See you in court: Cabinet takes a hard line on tobacco sales ban
Tussle between government and tobacco industry stakeholders hots up
Minister in the presidency Jackson Mthembu has ruled out any possibility of talks with the cigarette industry, saying the cabinet will not back down on its decision to ban the sale of cigarettes.
The government is taking a hard line and will not refer the matter to mediation — an option introduced in the lockdown regulations to try to avoid costly court action by aggrieved parties.
Mthembu said the tobacco issue was not one that could be resolved through mediation because there was nothing to negotiate. “We are not going to change our approach,” he said.
“There is no possibility of a midway agreement that accommodates them and us. We believe that it is the right thing to do. I don’t see any of us agreeing on the measures the other party has taken.
“We will make our case in court. We believe we have very good reasons.”
Justice minister Ronald Lamola said there were many cases that could be taken to mediation, but the ban on tobacco sales was not among them.
“The cigarettes matter will depend on the willingness of the parties to mediate, but it does look like something that will end up in the courts,” he said.
“We are not taking away the rights of anyone to go to court; we are just saying that, where it is possible for the parties involved to sit down and mediate, it will save costs for everyone.”
Tobacco giant British American Tobacco (BAT) has given co-operative governance minister Nkosazana Dlamini-Zuma an ultimatum to reverse the ban by tomorrow or face court action.
BAT argues that President Cyril Ramaphosa had initially announced that cigarette sales would be allowed.
Because of this, those who supported the move did not see it as necessary to forward their comments to the government.
Mthembu said the announcement by Ramaphosa was based on a decision of the national command council, but this was subsequently overruled by the cabinet after further debate and the submission of comments.
He said the cabinet, including Ramaphosa, overwhelmingly agreed to continue to enforce the ban.
“There were arguments that said we should bear in mind the illicit trade. The majority — including the president — agreed that we must not continue with the sale.”
Ebrahim Patel, minister of trade & industry, said “health considerations trump everything”.
“When we went into the pandemic, we had to take the decision of what is going to be the key driver and we said it would be considerations of health and the risks,” he said.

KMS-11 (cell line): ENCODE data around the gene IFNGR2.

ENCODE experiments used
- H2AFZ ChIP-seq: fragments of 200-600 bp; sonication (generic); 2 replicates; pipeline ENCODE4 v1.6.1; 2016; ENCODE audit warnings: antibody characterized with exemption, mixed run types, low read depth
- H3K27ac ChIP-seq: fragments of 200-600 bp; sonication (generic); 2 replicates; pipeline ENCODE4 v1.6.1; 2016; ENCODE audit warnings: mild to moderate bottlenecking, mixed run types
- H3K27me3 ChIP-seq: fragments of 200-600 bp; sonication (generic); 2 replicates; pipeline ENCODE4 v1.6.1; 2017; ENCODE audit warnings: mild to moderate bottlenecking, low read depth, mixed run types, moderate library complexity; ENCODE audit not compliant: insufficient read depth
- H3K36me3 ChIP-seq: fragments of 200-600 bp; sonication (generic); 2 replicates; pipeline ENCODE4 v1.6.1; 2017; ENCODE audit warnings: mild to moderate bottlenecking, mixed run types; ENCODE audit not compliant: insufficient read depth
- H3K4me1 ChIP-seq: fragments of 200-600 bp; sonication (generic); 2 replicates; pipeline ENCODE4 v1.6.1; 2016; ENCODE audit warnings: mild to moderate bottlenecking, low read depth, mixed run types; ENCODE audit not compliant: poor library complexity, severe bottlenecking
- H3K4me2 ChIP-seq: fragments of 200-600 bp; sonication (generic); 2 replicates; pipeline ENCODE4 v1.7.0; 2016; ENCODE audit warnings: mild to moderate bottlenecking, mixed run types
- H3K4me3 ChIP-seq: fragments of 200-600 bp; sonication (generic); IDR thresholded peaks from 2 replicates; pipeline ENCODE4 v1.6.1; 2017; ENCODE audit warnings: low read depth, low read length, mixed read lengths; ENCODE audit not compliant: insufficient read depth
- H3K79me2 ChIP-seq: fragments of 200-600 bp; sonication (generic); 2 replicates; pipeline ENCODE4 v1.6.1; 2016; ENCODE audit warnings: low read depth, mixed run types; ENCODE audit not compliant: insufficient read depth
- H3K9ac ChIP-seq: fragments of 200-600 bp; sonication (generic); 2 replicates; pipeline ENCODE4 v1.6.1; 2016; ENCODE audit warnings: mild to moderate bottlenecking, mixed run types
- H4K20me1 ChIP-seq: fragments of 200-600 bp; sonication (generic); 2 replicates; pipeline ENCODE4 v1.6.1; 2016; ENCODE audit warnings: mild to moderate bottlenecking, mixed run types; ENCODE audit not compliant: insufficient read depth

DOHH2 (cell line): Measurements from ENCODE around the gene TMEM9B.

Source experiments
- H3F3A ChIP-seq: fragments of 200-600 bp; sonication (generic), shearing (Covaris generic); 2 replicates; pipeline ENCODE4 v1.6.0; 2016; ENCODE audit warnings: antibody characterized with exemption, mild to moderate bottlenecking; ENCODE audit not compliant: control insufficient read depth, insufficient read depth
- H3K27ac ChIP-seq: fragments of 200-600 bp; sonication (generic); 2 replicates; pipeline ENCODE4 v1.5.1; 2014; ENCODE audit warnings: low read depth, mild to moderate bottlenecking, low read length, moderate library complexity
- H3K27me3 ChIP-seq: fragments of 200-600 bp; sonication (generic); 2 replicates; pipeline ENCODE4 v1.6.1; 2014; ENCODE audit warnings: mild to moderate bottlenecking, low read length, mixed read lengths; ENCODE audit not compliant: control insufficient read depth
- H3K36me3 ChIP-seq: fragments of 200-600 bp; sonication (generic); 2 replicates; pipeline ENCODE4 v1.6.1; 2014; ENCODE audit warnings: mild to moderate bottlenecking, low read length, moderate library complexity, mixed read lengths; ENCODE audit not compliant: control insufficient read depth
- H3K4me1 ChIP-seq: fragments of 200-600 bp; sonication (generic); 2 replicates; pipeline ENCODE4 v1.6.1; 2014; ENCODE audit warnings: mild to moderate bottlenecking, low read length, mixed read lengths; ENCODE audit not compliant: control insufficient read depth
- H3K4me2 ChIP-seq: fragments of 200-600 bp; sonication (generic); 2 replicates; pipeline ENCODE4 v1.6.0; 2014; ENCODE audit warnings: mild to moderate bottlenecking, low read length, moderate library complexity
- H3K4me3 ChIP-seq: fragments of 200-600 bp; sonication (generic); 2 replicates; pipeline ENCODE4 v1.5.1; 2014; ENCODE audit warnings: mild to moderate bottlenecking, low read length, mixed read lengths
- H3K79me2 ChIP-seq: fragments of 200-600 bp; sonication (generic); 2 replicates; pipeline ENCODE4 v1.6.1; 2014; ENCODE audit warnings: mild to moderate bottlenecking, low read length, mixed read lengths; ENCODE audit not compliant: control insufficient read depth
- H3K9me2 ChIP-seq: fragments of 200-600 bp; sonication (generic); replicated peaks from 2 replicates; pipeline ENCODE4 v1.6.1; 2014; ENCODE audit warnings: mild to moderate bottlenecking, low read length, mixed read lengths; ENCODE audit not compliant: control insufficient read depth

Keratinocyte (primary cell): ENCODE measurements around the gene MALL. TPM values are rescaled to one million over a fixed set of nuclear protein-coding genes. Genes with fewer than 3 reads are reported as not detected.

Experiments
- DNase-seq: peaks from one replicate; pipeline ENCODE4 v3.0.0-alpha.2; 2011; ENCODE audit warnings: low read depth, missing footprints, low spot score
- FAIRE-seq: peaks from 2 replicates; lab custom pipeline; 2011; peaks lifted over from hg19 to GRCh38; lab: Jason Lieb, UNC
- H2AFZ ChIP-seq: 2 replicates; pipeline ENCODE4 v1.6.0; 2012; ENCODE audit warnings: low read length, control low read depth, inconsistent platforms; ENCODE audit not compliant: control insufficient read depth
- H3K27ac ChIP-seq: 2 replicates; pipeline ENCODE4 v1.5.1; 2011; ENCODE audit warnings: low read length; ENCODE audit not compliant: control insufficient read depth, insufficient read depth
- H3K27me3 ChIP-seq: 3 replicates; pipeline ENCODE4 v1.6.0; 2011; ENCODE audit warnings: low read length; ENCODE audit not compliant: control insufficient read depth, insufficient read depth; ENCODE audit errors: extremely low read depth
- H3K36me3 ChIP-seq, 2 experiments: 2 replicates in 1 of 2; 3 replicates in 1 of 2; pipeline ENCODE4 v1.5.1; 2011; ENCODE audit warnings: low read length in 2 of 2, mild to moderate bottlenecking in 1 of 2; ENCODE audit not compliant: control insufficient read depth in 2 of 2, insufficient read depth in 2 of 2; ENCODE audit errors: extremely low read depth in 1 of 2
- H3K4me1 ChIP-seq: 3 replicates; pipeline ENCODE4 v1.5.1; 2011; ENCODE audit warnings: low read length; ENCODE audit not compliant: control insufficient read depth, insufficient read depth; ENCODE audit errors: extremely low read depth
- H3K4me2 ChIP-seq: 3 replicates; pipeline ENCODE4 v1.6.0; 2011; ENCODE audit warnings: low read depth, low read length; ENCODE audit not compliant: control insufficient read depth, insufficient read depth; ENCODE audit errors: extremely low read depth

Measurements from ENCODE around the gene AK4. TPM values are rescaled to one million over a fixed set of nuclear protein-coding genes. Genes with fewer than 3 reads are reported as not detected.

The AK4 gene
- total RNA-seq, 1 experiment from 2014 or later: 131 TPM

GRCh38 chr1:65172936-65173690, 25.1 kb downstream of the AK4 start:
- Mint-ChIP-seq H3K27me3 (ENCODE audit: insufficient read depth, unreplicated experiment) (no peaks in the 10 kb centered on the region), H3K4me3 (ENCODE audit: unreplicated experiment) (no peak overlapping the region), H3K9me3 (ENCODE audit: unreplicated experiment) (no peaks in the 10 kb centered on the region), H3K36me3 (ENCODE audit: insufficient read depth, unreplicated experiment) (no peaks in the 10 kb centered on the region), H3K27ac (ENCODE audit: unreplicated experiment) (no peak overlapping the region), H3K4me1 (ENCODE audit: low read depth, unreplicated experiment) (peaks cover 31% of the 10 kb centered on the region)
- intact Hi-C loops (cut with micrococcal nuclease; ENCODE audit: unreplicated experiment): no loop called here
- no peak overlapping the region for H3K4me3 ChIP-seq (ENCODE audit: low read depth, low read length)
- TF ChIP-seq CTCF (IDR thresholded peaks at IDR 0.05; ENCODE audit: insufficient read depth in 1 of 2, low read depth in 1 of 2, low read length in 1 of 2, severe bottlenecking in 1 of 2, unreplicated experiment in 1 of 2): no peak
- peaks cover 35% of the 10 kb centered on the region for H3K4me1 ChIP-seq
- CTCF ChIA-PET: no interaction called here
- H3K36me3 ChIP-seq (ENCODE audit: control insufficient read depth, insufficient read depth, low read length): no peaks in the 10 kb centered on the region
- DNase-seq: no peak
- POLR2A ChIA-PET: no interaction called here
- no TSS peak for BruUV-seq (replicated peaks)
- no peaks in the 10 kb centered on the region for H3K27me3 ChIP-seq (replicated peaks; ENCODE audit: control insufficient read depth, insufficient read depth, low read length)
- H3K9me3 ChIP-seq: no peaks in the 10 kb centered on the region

Patel said the government was “not averse to talking to everybody” to explain how it reached its decisions.
However, finance minister Tito Mboweni made it known this week that he personally did not support the ban on tobacco, or the ban on alcohol sales, as they were costing billions in lost tax revenue.
For its part, the tobacco industry feels vindicated by a survey conducted in April that found one in four smokers are still getting their nicotine fix despite the ban on legal sales. The survey by the Human Sciences Research Council (HSRC) found that access to tobacco products is particularly easy in informal settlements.
The HSRC, a statutory research agency, published its research findings shortly before the government reversed its decision to allow the resumption of tobacco sales under the level four lockdown easing.
Stakeholders in the tobacco industry are citing the HSRC’s findings to bolster their argument for the lifting of the ban, but the council says they’ve got hold of the wrong end of the stick.
The HSRC survey was conducted over three weeks in April, with a sample of 19,330 participants ranging between the ages of 18 and 59. Most, 70%, were aged between 25 and 59. BAT, the country’s largest cigarette producer, cited the findings of the HSRC survey in its letter to Dlamini-Zuma.
But professor Priscilla Reddy, who conducted the study, said tobacco industry players are misreading the report if they think it bolsters their case.
“Their motivation is wrong,” Reddy said.
“They are driven by money. They are talking about a small percentage of people. If you can see, over 75% did not access cigarettes. This crowd who accessed cigarettes are risk-takers, anyway.”
She said the findings mean that people were able to get cigarettes informally but “that doesn’t mean they were getting illegal cigarettes”.
“I could have bought a box of cigarettes, kept it in my house and then sold it to them during the lockdown because I could have panic-bought before,” Reddy said.
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